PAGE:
Is it possible to offend people from all walks of life while simultaneously helping families who are experiencing financial setbacks?
It seems CBS' new series The Briefcase is doing just that.
The show features struggling American families, one of which is gifted a briefcase containing $101,000. But the windfall comes with a catch. The recipients are given information on another family, struggling as badly, if not worse. Some have children with disabilities. Some are wounded military veterans. All of them need help.
The family given the briefcase of cash has to decide whether to keep the cash or share it with the other family. The casting so far would seem to show The Briefcase chooses families who put the strangers before themselves.
If you're not offended, you're probably touched.
But in a made-for-reality TV twist, both families are soon forced to make the same decision. Unaware the other family received the same briefcase and offer, unsuspecting families agonize over whether to keep the money or share it. They visit each others' homes, where the guilt piles on. Broken appliances are revealed. Artificial limbs are spotted.
Critics call the show exploitative (what reality show isn't?) and it has the Twitterati in an uproar:
I'm not normally this vocal but I'm disgusted by the shows concept. There's a lot of bad reality TV but this is just wrong #TheBriefcase
— Amy Purdy (@AmyPurdyGurl) May 28, 2015
#TheBriefcase is a show where poor people are pitted against each other for money. And to test game theory principles? I'm disgusted.
— Sheila Vakharia PhD (@MyHarmReduction) June 1, 2015
OK holy crap #TheBriefcase. Quit while you're ahead and cancel the show now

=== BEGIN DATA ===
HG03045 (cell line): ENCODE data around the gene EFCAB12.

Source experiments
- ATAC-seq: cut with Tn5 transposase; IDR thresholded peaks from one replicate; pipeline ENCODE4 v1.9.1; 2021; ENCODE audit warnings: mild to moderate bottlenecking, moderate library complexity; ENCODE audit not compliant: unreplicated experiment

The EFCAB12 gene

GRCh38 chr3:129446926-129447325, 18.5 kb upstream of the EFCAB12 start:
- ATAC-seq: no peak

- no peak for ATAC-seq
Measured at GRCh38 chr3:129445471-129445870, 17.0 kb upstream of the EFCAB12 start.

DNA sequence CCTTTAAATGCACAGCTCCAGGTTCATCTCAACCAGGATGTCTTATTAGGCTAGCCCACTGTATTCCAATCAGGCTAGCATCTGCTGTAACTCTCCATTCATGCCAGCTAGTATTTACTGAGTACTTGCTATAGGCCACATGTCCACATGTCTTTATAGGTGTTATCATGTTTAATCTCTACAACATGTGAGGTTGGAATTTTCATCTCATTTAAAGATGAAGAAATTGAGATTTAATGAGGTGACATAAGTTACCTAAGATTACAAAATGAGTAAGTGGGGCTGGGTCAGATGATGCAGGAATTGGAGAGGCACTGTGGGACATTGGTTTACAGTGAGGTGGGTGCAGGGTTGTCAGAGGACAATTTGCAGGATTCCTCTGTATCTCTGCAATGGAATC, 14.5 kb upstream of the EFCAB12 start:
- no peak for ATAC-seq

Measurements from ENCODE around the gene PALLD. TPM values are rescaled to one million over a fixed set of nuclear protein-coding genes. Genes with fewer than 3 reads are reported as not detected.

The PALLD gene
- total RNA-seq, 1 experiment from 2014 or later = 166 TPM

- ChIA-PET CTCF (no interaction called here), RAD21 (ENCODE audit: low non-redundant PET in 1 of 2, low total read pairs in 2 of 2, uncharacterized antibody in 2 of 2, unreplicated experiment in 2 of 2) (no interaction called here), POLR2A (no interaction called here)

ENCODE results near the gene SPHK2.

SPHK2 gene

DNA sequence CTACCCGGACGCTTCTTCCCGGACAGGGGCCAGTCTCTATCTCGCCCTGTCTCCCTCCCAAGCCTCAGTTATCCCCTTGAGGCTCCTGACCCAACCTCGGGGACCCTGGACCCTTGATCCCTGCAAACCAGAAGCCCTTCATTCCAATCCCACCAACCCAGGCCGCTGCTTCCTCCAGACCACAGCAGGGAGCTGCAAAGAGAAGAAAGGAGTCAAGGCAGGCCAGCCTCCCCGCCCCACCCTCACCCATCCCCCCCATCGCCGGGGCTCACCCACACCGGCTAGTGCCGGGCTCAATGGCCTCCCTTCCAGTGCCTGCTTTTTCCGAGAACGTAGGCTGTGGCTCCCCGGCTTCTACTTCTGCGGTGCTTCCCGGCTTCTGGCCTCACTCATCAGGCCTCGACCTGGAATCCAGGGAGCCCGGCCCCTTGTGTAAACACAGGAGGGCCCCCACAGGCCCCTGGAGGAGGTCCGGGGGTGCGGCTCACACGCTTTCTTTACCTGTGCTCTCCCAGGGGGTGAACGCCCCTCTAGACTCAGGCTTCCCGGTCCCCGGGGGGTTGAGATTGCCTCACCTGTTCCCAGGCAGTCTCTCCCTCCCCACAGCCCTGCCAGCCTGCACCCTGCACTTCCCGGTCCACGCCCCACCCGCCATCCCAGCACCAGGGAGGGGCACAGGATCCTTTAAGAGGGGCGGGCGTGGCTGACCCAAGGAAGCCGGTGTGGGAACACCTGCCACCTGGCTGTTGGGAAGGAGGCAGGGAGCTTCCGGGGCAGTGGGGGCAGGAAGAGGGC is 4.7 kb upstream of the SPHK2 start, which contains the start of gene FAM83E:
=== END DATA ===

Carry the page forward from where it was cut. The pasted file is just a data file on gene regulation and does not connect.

— Alex Jacob (@whoisalexjacob) May 28, 2015
— Frank Zupan (@FrankZupan) May 28, 2015
Comedy Central's The Nightly Show with Larry Wilmore recently went off on the "condescending" show, saying "CBS has found a new way to exploit the underprivileged for the sake of ratings."
Despite the backlash, Adweek has learned CBS is not considering pulling the show. The ratings are simply too strong. In its debut episode last Wednesday, The Briefcase finished first in households (4.3 rating / 08 share) and in viewers (6.87 million) and second in the two younger demos of adults 18-49 and adults 25-54. The Briefcase is up +13 percent in households and up +75 percent in adults 18-49 compared to the same night last year.
CBS declined to comment on the negative attention the show has received.
The Briefcase seems to be both a win/win and a lose/lose scenario. Yes, a needy family is going to receive a pile of cash. But it comes with shame, heartache and public humiliation. Even worse, a well-deserving family that decides to keep the money is going to be viewed as greedy.